Rajesh, a U.S. citizen, has petitioned his adult son, Nilesh, an Indian national. Nilesh also has a dependent spouse and two minor children that were listed on the immigrant petition. Although Nilesh is highly educated and will probably find a well-paying job quickly, Rajesh must act as the financial sponsor for his family. Rajesh is currently living with his wife only. Therefore, the new household size is six. As a resident of California, Rajesh needs an annual income of at least $52,450 to act as the financial sponsor for the four intending immigrants (Nilesh, his wife and two children). Since all intending immigrants are listed on the same I-130 petition, Rajesh only needs to submit one I-864 affidavit.

When the Financial Sponsor’s Income is Insufficient

If the financial sponsor’s income does not meet the requirement, personal assets such as checking and savings accounts, stocks, bonds, or property may be considered as part of the sponsor's financial resources. The assets must be convertible to cash within one year. Further, the assets don’t get counted at their full cash value. The value will be adjusted on the affidavit of support.

Most people don’t have the cash assets required to qualify. So it’s easier to find a household member or joint sponsor who can contribute. If there is a relative (spouse, adult child, parent, or sibling) that lives in the same household as the main sponsor, they can generally participate as a household member that contributes income. On the other hand, a joint sponsor is an additional sponsor that doesn’t have to be related (to either party) and doesn’t have to live at the same address. Learn more about the differences between a household member and joint sponsor.

Example 1 (household member)

Margaret is a naturalized U.S. citizen who lives in America with her husband, William. Margaret’s mother is a widow, and they want to sponsor her for a green card to come live with them. Margaret does not work; therefore, she has no individual income. Her spouse is employed with sufficient income to meet the financial sponsorship requirement. Margaret must submit Form I-864 because she is the one who petitioned her mother. However, because William is a household member, he can include his income in the calculation by filing out Form I-864A, Contract Between Sponsor and Household Member. They submit both forms (I-864 and I-864A) together.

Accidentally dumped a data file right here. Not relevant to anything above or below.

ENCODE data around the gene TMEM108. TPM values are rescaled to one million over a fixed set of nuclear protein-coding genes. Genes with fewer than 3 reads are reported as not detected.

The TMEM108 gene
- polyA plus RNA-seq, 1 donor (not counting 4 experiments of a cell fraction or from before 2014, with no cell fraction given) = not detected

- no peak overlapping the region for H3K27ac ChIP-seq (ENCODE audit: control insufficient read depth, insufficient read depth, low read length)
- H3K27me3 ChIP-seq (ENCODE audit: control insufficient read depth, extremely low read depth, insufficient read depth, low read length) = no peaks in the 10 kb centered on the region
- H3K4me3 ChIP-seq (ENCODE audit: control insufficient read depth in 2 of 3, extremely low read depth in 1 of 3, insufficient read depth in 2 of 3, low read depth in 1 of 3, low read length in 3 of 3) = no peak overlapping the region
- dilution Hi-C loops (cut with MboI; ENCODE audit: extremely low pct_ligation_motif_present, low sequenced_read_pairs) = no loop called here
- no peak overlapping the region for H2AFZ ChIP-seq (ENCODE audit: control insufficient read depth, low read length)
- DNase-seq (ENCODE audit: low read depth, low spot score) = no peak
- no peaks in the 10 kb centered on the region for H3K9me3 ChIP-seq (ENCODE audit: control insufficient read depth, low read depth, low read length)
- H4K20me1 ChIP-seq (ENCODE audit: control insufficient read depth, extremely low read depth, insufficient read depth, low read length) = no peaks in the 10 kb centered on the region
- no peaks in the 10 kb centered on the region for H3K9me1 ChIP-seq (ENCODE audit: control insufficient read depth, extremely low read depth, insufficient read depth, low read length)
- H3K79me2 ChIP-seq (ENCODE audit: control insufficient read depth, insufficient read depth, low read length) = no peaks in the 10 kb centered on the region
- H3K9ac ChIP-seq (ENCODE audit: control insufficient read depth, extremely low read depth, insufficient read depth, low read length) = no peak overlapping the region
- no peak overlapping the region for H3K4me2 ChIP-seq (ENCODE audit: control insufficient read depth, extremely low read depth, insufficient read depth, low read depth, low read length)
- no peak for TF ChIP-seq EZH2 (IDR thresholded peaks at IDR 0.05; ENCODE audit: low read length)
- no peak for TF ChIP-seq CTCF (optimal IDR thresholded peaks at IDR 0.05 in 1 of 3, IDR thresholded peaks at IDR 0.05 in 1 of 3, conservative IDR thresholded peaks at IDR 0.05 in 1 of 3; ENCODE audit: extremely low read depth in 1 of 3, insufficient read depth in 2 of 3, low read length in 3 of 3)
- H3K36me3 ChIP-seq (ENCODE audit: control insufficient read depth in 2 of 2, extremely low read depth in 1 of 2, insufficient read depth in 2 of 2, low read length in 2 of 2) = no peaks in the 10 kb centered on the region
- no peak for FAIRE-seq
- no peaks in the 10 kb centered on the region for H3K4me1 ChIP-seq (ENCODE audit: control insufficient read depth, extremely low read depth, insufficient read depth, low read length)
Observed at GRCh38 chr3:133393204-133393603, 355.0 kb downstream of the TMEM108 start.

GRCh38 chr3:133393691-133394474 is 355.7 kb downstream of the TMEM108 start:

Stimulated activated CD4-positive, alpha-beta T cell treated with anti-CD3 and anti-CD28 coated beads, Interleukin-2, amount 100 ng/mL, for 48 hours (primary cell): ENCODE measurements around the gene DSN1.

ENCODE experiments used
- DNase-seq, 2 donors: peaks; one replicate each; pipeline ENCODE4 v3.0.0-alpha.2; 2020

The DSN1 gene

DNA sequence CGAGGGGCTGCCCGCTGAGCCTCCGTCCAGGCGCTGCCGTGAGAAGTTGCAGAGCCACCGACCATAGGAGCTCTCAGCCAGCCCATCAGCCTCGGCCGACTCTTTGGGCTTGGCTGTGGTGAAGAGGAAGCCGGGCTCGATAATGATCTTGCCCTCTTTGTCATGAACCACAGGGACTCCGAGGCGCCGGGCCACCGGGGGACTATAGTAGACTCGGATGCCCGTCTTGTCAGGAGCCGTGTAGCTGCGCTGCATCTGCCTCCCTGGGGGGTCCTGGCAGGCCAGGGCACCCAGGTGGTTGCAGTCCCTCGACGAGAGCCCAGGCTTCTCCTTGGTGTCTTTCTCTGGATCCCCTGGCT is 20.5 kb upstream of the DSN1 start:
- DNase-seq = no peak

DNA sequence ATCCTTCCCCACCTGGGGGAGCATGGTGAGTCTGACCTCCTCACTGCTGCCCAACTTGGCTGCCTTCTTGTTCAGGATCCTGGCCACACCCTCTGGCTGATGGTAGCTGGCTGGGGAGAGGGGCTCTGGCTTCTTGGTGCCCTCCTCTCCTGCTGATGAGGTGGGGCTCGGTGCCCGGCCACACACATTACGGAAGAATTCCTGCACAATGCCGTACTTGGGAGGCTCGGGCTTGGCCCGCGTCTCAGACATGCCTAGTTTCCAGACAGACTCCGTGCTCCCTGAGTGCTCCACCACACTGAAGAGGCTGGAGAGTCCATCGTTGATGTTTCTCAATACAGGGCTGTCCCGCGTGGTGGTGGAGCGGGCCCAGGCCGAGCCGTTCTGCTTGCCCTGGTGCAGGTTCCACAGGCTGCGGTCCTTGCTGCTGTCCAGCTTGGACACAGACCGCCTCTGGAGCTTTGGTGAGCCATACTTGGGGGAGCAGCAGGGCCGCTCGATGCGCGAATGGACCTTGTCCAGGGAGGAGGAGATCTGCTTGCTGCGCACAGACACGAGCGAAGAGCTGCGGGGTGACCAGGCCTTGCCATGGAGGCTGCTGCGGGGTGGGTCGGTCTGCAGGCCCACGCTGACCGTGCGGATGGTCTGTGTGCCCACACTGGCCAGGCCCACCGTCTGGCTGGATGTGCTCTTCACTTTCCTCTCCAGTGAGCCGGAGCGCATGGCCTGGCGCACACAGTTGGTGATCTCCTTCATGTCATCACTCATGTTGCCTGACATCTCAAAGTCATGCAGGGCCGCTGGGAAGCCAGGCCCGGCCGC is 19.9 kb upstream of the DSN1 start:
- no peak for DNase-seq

Example 2 (joint sponsor)

Jean Paul is a permanent resident who wants to help his Haitian spouse get a green card and move to the United States. Jean Paul is young and is still attending college. In fact, he has no income because of his status as a full-time student. He is also living alone, so he has no household members to help him sponsor his wife. Jean Paul’s father, who also lives in the U.S., steps in as a joint sponsor. Since he is not living with Jean Paul, he cannot be a household member. Instead, he is a joint sponsor. Jean Paul must submit Form I-864 even though he doesn’t have an income. Then, his father also submits Form I-864 as a joint sponsor.

Making a determination about the household and joint sponsors can be confusing. Let CitizenPath service help guide you through this process. The Affidavit of Support service is free to get started. Get started to see if your household income is sufficient to sponsor your relative. Get help from our team if you run into a problem.

When Obligations Under Affidavit of Support End

A financial sponsor’s obligations under Form I-864, Affidavit of Support, will end if the person who becomes a lawful permanent resident based on that affidavit:

  • Becomes a U.S. citizen;
  • Has worked, or can receive credit for, 40 quarters of coverage under the Social Security Act;
  • No longer has lawful permanent resident status and has departed the United States;
  • Is subject to removal, but applies for and obtains, in remove proceedings, a new grant of adjustment of status, based on a new affidavit of support, if one is required; or
  • Dies.

However, divorce does not terminate a financial sponsor's obligations under Form I-864.

Exemptions for the Affidavit of Support

It’s uncommon, but there are a few exceptions to the requirement for an affidavit of support. Perhaps most common is the exception for parents of a petitioned child (under age 18) that will immediately obtain U.S. citizenship through derivation. If the immigrant beneficiary is a child who will become a U.S. citizen immediately upon approval or entry to the U.S. for permanent residence, no Form I-864 must be filed for the child. In this case, the petitioner should submit a Form I-864W to explain the situation.

Individuals who have been working in the United States already for many years may also be exempt from filing Form I-864. To qualify, the green card applicant must have earned or received credit for 40 qualifying quarters (credits) of work in the United States as defined by the Social Security Act. If you think you may qualify, obtain your SSA earnings statement as evidence.

Additional exceptions may apply for self-petitioning widows or widowers of U.S. citizens and self-petitioning battered spouses or children.

About CitizenPath

CitizenPath provides simple, affordable, step-by-step guidance through USCIS immigration applications. Individuals, attorneys and non-profits use the service on desktop or mobile device to prepare immigration forms accurately, avoiding costly delays. CitizenPath allows users to try the service for free and provides a 100% money-back guarantee that USCIS will approve the application or petition. We provide support for the Adjustment of Status Package (Form I-485), Affidavit of Support Package (Form I-864), and several other immigration services.